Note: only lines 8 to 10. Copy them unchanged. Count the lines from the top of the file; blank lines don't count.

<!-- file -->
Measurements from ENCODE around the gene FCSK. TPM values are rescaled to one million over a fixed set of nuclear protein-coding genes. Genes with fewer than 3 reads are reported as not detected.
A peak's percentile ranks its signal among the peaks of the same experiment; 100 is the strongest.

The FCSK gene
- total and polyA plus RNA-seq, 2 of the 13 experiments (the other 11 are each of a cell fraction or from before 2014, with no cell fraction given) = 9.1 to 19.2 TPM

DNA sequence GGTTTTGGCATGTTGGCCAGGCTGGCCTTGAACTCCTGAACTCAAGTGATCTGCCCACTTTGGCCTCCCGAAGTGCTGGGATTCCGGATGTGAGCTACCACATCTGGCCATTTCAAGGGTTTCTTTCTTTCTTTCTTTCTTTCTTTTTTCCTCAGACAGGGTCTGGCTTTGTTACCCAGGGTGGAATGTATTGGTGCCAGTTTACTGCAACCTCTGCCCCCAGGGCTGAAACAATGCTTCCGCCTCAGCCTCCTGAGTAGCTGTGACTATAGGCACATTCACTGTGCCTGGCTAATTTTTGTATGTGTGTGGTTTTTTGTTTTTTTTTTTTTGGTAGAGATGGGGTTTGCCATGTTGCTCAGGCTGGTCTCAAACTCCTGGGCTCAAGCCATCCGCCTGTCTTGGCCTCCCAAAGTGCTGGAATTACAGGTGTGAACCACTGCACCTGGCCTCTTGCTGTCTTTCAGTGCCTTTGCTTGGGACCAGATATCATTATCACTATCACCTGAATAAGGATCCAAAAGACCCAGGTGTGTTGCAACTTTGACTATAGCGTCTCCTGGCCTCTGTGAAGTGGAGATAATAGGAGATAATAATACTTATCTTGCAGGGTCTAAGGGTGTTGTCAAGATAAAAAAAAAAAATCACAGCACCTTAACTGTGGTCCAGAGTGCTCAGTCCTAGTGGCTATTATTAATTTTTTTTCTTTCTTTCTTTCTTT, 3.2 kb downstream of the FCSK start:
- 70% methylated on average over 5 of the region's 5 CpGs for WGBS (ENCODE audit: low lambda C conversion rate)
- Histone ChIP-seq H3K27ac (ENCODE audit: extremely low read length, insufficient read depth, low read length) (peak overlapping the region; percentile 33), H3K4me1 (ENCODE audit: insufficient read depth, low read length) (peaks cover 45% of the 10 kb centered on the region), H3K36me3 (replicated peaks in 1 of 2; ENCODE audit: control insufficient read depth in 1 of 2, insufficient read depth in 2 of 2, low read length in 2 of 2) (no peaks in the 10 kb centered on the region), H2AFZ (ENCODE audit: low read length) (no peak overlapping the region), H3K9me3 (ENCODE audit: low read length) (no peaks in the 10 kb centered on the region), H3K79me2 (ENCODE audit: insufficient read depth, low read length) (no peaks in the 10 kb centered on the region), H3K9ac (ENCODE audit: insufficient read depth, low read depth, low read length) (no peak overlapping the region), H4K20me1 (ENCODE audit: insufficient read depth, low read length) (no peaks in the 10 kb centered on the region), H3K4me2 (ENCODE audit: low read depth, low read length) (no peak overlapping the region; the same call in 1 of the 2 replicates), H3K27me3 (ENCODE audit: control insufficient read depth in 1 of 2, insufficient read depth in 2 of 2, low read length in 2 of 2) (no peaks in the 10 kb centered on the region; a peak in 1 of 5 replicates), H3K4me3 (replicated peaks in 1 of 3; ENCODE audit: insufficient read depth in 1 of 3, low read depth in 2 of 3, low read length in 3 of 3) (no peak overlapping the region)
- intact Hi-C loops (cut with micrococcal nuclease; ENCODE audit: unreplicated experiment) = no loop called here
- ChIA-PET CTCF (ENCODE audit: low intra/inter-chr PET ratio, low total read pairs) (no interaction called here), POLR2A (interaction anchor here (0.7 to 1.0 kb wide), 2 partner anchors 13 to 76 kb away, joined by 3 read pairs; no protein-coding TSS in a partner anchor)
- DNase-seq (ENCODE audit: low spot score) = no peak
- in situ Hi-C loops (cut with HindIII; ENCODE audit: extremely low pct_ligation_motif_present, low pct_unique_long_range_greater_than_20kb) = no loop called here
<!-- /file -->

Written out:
- intact Hi-C loops (cut with micrococcal nuclease; ENCODE audit: unreplicated experiment) = no loop called here
- ChIA-PET CTCF (ENCODE audit: low intra/inter-chr PET ratio, low total read pairs) (no interaction called here), POLR2A (interaction anchor here (0.7 to 1.0 kb wide), 2 partner anchors 13 to 76 kb away, joined by 3 read pairs; no protein-coding TSS in a partner anchor)
- DNase-seq (ENCODE audit: low spot score) = no peak